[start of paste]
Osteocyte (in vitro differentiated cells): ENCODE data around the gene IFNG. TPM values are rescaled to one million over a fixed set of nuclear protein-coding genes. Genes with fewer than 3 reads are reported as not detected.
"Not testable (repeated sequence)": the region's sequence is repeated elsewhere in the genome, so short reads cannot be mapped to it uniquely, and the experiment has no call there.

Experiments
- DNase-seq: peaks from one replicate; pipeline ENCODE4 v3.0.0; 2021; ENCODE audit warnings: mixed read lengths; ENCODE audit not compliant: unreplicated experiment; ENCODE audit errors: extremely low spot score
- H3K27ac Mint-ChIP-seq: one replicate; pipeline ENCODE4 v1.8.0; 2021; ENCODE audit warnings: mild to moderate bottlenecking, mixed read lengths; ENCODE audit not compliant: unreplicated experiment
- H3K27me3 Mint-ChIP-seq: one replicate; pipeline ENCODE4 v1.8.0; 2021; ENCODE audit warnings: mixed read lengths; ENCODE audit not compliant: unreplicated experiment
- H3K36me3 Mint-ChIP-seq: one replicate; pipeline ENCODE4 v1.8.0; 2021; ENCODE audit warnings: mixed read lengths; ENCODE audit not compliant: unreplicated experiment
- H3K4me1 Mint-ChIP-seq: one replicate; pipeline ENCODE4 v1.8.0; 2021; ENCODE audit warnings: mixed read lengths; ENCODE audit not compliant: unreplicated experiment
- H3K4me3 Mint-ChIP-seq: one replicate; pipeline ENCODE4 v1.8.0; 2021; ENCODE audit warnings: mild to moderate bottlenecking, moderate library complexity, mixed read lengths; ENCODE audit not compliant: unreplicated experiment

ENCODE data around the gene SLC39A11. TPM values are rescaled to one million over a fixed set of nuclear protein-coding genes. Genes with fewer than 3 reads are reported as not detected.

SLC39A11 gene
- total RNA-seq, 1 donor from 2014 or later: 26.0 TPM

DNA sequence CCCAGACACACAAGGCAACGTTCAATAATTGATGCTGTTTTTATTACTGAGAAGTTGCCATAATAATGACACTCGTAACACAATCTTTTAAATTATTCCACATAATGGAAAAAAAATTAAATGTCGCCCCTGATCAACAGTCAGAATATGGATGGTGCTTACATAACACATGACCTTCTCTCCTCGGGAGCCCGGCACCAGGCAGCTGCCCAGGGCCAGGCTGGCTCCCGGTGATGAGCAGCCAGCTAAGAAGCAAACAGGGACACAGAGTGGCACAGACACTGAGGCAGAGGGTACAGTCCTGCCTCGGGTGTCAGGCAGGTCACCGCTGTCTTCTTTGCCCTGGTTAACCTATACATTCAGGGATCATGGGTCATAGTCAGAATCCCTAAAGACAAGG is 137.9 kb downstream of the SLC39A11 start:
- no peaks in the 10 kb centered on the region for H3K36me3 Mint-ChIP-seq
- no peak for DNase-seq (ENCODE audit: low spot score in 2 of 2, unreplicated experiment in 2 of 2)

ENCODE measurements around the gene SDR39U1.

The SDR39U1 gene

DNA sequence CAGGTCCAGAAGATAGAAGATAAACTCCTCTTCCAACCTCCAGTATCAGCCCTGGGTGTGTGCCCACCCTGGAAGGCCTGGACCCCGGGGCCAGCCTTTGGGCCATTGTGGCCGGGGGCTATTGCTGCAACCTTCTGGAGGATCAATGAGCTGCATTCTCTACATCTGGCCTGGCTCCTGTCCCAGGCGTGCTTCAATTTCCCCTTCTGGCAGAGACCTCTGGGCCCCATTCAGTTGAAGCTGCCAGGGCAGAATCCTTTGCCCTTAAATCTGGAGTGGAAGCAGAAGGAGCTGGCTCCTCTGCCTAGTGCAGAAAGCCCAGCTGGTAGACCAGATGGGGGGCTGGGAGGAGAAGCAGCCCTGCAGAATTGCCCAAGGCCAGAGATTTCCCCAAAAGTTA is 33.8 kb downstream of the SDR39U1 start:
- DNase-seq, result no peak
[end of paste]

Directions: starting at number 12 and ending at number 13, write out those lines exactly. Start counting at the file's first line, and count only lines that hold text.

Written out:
- total RNA-seq, 1 donor from 2014 or later: 26.0 TPM

DNA sequence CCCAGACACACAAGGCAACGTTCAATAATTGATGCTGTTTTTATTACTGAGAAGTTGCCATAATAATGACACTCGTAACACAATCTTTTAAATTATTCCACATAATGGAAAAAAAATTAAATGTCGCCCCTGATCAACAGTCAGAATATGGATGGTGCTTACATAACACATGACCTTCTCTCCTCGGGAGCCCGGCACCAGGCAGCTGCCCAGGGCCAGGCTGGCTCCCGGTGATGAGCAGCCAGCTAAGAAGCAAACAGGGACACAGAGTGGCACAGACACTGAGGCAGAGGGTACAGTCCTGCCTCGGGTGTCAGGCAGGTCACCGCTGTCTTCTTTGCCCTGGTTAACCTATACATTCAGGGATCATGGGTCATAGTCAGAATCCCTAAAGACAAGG is 137.9 kb downstream of the SLC39A11 start: